NZEB Explained – Nearly Zero Energy Buildings
NZEB, meaning Nearly Zero Energy Building, is a building with a very low (if not zero) energy consumption. This means the total amount of energy used by the building on an annual basis is almost equal (if not equal) to the amount of renewable energy created on the site, or renewable energy sources elsewhere nearby.
In Ireland on 20th January 2017 Minister Simon Coveney signed into Irish Law the requirement to meet NZEB as part of Building Regulations (Amendment) Regulations 2017; and defined the term ‘Nearly Zero-Energy Building’ to mean ‘a building that has a very high energy performance, as determined in accordance with the Annex I to Directive 2010/31/EU of the European Parliament and of the Council of 19 May 2010 on the energy performance of buildings (recast) (O.J. No. L 153, 18.6.2010. page 13). The nearly zero or very low amount of energy required should be covered to a very significant extend by energy from renewable sources, including energy from renewable sources produced on-site or nearby.’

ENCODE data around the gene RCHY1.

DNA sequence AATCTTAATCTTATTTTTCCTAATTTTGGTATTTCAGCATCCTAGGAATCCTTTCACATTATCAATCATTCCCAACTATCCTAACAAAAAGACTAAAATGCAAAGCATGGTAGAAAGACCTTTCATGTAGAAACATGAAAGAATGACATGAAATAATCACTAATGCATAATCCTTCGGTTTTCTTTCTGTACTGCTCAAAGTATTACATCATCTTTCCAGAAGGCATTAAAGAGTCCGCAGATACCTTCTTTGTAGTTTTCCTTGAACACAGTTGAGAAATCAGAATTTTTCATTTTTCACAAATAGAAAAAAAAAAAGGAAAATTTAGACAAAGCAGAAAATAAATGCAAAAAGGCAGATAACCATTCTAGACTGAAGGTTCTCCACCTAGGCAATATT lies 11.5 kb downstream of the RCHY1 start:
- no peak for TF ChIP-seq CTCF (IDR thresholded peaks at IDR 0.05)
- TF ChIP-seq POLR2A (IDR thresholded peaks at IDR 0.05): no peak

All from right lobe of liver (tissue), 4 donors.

Under Directive 2010/31/EU it is required that all new buildings occupied and owned by public authorities shall be nearly zero energy buildings after 31 December 2018, and all other buildings by 31 December 2020.
Residential buildings: The Irish Government is implementing the Energy Performance Building Directive 2010 Recast through revised building regulations for homes which are proposed to come into force on 1st April 2019. This means that any dwelling receiving planning permission after 1st April should meet the nZEB standard. Substantial completion must have been achieved by 1st April 2020. After 2020 all homes irrespective of when they received planning permission should achieve the new standard.
The new proposed TGD Part L, Conservation of Fuel and Energy – Dwellings has been published and can be found on Department website, TGD-L Dwellings